Fits of imagination
A review of Thomas Meyer's 'Beowulf'
In being caught between two times, that of composition and circulation, Thomas Meyer’s translation finds itself in harmony with its source text. Meyer translated Beowulf in the 1970s, after completing a 1969 senior thesis at Bard translating the rest of the surviving Anglo-Saxon poetic corpus. Our introduction to Meyer’s electric translation, however, is more recent, as it was released by punctum books, an open-access and print-on-demand publisher, only in 2012. Meyer’s source, Beowulf, survives in only one fragile, burnt manuscript, copied about a thousand years ago, but the poem was composed earlier, though scholars continue to debate how much earlier (possible dates for various portions and composition circumstances range from the seventh to the tenth centuries). This poem’s delayed debut does not diminish its freshness or its power to surprise with a new perspective on a familiar friend. Better still, Meyer connects Beowulf to a history of avant-garde mid-century poetry, especially an inheritance of Poundian Imagism and modernist experiments in long-form poems. Meyer thus also — unintentionally, perhaps — opens up Beowulf to resonances both contemporary and surprisingly medieval. Meyer designates his translation as “commentary,” but “collaboration” might be a better term for the interplay between the Anglo-Saxon original and Meyer’s present-day English version.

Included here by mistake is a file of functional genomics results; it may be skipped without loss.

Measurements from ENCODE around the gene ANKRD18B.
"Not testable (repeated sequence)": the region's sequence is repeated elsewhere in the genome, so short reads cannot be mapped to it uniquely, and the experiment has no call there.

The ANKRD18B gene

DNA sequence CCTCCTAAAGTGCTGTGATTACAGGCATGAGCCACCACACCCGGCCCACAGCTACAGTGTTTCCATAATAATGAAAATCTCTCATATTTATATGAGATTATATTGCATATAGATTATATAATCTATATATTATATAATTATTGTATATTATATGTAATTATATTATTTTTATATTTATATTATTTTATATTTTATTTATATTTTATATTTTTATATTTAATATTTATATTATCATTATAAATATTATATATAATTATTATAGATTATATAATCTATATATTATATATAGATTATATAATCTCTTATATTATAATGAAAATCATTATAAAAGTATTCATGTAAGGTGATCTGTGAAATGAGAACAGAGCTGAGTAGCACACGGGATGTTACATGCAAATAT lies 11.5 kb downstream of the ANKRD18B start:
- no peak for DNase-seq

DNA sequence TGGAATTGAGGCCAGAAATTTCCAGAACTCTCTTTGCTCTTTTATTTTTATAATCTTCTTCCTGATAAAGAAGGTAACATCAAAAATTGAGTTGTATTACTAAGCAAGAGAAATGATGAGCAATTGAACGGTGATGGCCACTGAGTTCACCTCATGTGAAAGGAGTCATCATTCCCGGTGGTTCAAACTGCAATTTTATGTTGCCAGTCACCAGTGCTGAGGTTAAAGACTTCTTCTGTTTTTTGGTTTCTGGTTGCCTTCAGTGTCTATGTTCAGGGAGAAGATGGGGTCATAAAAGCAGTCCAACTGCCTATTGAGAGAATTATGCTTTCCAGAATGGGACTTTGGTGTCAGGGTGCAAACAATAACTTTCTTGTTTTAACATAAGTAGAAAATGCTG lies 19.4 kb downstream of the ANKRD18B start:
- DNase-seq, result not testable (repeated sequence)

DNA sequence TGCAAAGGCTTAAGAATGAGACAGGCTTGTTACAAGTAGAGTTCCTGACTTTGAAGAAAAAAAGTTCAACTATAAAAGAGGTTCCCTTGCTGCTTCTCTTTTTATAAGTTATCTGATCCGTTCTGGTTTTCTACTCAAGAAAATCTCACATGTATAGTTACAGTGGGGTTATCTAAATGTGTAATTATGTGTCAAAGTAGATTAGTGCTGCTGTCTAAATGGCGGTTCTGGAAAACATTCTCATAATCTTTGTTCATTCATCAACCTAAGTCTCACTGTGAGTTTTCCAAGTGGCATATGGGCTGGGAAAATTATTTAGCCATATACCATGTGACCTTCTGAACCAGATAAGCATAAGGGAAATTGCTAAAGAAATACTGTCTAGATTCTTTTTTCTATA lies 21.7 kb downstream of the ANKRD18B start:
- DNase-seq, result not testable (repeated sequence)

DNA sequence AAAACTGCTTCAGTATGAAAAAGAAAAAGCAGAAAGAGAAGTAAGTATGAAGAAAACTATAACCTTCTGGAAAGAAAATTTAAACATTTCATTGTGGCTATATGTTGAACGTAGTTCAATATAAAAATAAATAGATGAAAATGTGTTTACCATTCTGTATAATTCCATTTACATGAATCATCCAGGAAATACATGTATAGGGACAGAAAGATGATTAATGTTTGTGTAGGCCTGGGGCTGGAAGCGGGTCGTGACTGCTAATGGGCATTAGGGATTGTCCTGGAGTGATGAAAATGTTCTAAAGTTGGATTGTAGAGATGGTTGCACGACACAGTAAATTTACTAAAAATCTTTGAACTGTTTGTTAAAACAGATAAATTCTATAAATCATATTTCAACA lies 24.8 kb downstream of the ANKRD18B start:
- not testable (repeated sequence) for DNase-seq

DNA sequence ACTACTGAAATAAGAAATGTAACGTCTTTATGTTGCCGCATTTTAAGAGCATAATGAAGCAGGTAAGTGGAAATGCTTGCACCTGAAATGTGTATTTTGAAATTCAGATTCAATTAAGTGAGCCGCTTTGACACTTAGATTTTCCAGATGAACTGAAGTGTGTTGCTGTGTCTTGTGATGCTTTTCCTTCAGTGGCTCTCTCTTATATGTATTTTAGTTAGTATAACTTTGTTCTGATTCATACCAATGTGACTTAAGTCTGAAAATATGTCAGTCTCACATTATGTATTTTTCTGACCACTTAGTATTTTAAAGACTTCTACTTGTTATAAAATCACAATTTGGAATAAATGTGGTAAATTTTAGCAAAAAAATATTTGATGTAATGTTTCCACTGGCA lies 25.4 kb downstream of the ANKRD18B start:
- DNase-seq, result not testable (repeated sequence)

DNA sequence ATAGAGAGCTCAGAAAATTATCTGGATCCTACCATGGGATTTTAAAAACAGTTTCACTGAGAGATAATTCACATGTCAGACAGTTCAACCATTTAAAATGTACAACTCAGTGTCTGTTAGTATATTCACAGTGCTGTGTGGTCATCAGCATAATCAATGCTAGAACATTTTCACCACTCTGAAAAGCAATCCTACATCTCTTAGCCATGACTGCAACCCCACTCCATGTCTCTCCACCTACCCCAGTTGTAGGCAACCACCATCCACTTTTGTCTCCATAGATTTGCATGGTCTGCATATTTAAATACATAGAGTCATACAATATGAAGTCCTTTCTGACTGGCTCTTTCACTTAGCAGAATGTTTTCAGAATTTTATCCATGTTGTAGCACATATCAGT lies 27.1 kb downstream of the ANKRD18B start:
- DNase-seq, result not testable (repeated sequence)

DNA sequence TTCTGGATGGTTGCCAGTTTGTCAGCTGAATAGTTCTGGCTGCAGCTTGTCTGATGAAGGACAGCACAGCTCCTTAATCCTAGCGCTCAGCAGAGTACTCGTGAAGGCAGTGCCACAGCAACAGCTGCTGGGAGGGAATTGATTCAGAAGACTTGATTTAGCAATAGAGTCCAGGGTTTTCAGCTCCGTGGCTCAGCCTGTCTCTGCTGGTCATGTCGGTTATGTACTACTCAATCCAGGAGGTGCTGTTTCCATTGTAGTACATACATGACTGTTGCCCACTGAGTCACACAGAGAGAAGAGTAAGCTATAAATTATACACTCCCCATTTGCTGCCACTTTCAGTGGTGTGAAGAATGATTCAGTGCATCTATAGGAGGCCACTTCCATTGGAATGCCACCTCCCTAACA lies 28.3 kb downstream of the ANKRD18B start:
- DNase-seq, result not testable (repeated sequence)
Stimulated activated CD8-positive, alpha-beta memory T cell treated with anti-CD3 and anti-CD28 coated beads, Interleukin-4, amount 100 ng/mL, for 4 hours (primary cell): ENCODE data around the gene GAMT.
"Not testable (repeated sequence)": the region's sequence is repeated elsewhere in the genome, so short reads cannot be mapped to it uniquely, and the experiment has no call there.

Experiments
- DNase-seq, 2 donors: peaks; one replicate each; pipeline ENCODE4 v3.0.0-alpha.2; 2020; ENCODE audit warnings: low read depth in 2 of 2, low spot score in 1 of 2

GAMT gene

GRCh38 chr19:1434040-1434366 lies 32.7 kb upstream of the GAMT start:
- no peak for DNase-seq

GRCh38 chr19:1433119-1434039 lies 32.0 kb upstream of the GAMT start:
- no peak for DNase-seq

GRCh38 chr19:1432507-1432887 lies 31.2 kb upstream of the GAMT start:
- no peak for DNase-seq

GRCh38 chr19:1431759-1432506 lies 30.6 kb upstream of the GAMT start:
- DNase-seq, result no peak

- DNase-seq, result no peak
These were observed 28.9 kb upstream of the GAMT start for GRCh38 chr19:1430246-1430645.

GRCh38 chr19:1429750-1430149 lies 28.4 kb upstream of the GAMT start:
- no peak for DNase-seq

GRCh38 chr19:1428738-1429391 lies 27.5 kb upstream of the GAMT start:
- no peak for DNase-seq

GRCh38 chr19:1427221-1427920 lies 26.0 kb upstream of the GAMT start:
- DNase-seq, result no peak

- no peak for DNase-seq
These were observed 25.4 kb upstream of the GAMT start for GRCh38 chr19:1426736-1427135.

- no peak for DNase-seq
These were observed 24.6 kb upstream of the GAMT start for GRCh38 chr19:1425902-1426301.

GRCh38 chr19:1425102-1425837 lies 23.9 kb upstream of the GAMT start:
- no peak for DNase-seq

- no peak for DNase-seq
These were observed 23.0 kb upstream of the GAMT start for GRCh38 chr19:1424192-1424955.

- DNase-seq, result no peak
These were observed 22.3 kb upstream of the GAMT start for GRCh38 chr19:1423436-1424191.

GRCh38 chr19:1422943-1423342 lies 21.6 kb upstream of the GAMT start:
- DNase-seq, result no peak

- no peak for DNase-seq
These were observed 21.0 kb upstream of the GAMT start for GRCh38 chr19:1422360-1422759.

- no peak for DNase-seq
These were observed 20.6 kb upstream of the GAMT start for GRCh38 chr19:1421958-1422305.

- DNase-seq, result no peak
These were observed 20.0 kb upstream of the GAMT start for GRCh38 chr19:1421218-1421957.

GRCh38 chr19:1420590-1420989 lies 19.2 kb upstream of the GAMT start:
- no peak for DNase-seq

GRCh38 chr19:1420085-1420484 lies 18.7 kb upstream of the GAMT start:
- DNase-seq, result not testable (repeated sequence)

By making the poem larger and longer, more about expanses of space and time that need more pauses and divisions to be felt, Meyer also ultimately makes the poem more intimate, more about a specific time and space with its own emotions that must be observed in detail. In the interview published as an appendix in this volume, David Hadbawnik quotes Meyer claiming that “Instead of the text’s orality, perhaps perversely I went for the visual,” identifying the look of the poem as “a kind of typological specimen book for long American poems extant circa 1965” (264). Yet the oral becomes starkly visible on the page in Meyer’s text. In an oral culture, as depicted in Beowulf, your spoken word is everything because there is nothing else. When Beowulf introduces himself in Heorot, the mead-hall in which most of the first third of the poem takes place, Meyer gives his first words an entire page: